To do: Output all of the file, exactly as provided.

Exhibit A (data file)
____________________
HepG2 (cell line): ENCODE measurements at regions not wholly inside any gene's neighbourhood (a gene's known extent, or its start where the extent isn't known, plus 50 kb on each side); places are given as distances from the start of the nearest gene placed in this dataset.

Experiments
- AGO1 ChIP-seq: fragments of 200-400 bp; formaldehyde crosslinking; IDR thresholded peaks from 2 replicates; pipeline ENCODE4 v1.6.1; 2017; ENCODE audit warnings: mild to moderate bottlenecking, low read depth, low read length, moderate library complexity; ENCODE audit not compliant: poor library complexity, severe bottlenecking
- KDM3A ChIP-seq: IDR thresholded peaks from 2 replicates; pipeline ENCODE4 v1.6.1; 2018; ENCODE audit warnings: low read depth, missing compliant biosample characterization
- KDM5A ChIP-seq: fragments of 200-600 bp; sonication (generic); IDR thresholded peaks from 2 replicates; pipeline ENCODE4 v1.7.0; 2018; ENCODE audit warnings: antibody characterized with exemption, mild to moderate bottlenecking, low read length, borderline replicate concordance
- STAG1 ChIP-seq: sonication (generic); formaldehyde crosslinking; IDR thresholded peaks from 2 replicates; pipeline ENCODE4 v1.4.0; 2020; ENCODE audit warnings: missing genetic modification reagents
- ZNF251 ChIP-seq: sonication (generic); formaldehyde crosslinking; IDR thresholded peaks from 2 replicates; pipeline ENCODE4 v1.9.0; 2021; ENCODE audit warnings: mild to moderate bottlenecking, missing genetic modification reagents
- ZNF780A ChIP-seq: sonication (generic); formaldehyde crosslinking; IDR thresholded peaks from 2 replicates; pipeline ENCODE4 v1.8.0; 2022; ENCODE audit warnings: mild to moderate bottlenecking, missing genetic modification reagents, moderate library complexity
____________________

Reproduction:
HepG2 (cell line): ENCODE measurements at regions not wholly inside any gene's neighbourhood (a gene's known extent, or its start where the extent isn't known, plus 50 kb on each side); places are given as distances from the start of the nearest gene placed in this dataset.

Experiments
- AGO1 ChIP-seq: fragments of 200-400 bp; formaldehyde crosslinking; IDR thresholded peaks from 2 replicates; pipeline ENCODE4 v1.6.1; 2017; ENCODE audit warnings: mild to moderate bottlenecking, low read depth, low read length, moderate library complexity; ENCODE audit not compliant: poor library complexity, severe bottlenecking
- KDM3A ChIP-seq: IDR thresholded peaks from 2 replicates; pipeline ENCODE4 v1.6.1; 2018; ENCODE audit warnings: low read depth, missing compliant biosample characterization
- KDM5A ChIP-seq: fragments of 200-600 bp; sonication (generic); IDR thresholded peaks from 2 replicates; pipeline ENCODE4 v1.7.0; 2018; ENCODE audit warnings: antibody characterized with exemption, mild to moderate bottlenecking, low read length, borderline replicate concordance
- STAG1 ChIP-seq: sonication (generic); formaldehyde crosslinking; IDR thresholded peaks from 2 replicates; pipeline ENCODE4 v1.4.0; 2020; ENCODE audit warnings: missing genetic modification reagents
- ZNF251 ChIP-seq: sonication (generic); formaldehyde crosslinking; IDR thresholded peaks from 2 replicates; pipeline ENCODE4 v1.9.0; 2021; ENCODE audit warnings: mild to moderate bottlenecking, missing genetic modification reagents
- ZNF780A ChIP-seq: sonication (generic); formaldehyde crosslinking; IDR thresholded peaks from 2 replicates; pipeline ENCODE4 v1.8.0; 2022; ENCODE audit warnings: mild to moderate bottlenecking, missing genetic modification reagents, moderate library complexity